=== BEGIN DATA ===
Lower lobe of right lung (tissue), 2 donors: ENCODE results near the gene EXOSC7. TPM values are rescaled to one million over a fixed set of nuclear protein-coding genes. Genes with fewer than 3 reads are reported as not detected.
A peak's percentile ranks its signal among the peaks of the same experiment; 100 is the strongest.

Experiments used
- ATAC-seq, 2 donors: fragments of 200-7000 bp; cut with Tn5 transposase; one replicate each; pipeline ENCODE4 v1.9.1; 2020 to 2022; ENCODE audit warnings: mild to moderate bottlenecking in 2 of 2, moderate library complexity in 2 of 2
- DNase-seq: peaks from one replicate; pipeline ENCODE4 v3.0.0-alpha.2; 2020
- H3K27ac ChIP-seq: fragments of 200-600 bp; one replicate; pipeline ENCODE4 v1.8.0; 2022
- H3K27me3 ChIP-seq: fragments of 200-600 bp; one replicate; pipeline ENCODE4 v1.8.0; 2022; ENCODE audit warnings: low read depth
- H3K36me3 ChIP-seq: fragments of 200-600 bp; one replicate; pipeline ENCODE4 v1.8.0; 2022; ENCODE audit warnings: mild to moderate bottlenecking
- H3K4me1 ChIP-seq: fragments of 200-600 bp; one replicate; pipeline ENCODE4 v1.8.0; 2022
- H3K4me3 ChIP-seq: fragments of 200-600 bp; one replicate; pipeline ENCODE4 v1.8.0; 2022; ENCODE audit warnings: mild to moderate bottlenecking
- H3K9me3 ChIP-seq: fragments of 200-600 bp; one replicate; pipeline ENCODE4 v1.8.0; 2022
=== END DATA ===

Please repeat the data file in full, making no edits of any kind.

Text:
Lower lobe of right lung (tissue), 2 donors: ENCODE results near the gene EXOSC7. TPM values are rescaled to one million over a fixed set of nuclear protein-coding genes. Genes with fewer than 3 reads are reported as not detected.
A peak's percentile ranks its signal among the peaks of the same experiment; 100 is the strongest.

Experiments used
- ATAC-seq, 2 donors: fragments of 200-7000 bp; cut with Tn5 transposase; one replicate each; pipeline ENCODE4 v1.9.1; 2020 to 2022; ENCODE audit warnings: mild to moderate bottlenecking in 2 of 2, moderate library complexity in 2 of 2
- DNase-seq: peaks from one replicate; pipeline ENCODE4 v3.0.0-alpha.2; 2020
- H3K27ac ChIP-seq: fragments of 200-600 bp; one replicate; pipeline ENCODE4 v1.8.0; 2022
- H3K27me3 ChIP-seq: fragments of 200-600 bp; one replicate; pipeline ENCODE4 v1.8.0; 2022; ENCODE audit warnings: low read depth
- H3K36me3 ChIP-seq: fragments of 200-600 bp; one replicate; pipeline ENCODE4 v1.8.0; 2022; ENCODE audit warnings: mild to moderate bottlenecking
- H3K4me1 ChIP-seq: fragments of 200-600 bp; one replicate; pipeline ENCODE4 v1.8.0; 2022
- H3K4me3 ChIP-seq: fragments of 200-600 bp; one replicate; pipeline ENCODE4 v1.8.0; 2022; ENCODE audit warnings: mild to moderate bottlenecking
- H3K9me3 ChIP-seq: fragments of 200-600 bp; one replicate; pipeline ENCODE4 v1.8.0; 2022